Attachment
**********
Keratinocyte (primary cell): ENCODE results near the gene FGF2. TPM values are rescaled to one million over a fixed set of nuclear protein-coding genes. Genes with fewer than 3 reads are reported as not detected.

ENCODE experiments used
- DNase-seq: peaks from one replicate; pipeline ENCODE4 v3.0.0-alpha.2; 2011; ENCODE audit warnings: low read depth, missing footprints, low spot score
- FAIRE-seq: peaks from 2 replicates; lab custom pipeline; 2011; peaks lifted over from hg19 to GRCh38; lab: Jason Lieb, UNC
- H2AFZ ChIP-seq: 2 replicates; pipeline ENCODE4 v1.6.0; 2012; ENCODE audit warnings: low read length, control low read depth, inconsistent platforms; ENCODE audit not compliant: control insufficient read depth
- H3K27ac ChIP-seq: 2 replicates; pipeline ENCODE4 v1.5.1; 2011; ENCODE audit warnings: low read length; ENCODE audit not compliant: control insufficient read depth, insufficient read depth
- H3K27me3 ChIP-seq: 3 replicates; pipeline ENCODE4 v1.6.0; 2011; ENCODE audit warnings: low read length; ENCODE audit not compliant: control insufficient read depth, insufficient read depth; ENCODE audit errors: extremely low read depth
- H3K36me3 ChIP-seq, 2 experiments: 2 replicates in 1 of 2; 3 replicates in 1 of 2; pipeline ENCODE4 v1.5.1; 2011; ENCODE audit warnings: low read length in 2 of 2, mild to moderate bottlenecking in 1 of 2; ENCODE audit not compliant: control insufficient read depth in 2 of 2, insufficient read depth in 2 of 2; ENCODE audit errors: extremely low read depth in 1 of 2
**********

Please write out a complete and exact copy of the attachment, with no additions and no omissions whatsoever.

Keratinocyte (primary cell): ENCODE results near the gene FGF2. TPM values are rescaled to one million over a fixed set of nuclear protein-coding genes. Genes with fewer than 3 reads are reported as not detected.

ENCODE experiments used
- DNase-seq: peaks from one replicate; pipeline ENCODE4 v3.0.0-alpha.2; 2011; ENCODE audit warnings: low read depth, missing footprints, low spot score
- FAIRE-seq: peaks from 2 replicates; lab custom pipeline; 2011; peaks lifted over from hg19 to GRCh38; lab: Jason Lieb, UNC
- H2AFZ ChIP-seq: 2 replicates; pipeline ENCODE4 v1.6.0; 2012; ENCODE audit warnings: low read length, control low read depth, inconsistent platforms; ENCODE audit not compliant: control insufficient read depth
- H3K27ac ChIP-seq: 2 replicates; pipeline ENCODE4 v1.5.1; 2011; ENCODE audit warnings: low read length; ENCODE audit not compliant: control insufficient read depth, insufficient read depth
- H3K27me3 ChIP-seq: 3 replicates; pipeline ENCODE4 v1.6.0; 2011; ENCODE audit warnings: low read length; ENCODE audit not compliant: control insufficient read depth, insufficient read depth; ENCODE audit errors: extremely low read depth
- H3K36me3 ChIP-seq, 2 experiments: 2 replicates in 1 of 2; 3 replicates in 1 of 2; pipeline ENCODE4 v1.5.1; 2011; ENCODE audit warnings: low read length in 2 of 2, mild to moderate bottlenecking in 1 of 2; ENCODE audit not compliant: control insufficient read depth in 2 of 2, insufficient read depth in 2 of 2; ENCODE audit errors: extremely low read depth in 1 of 2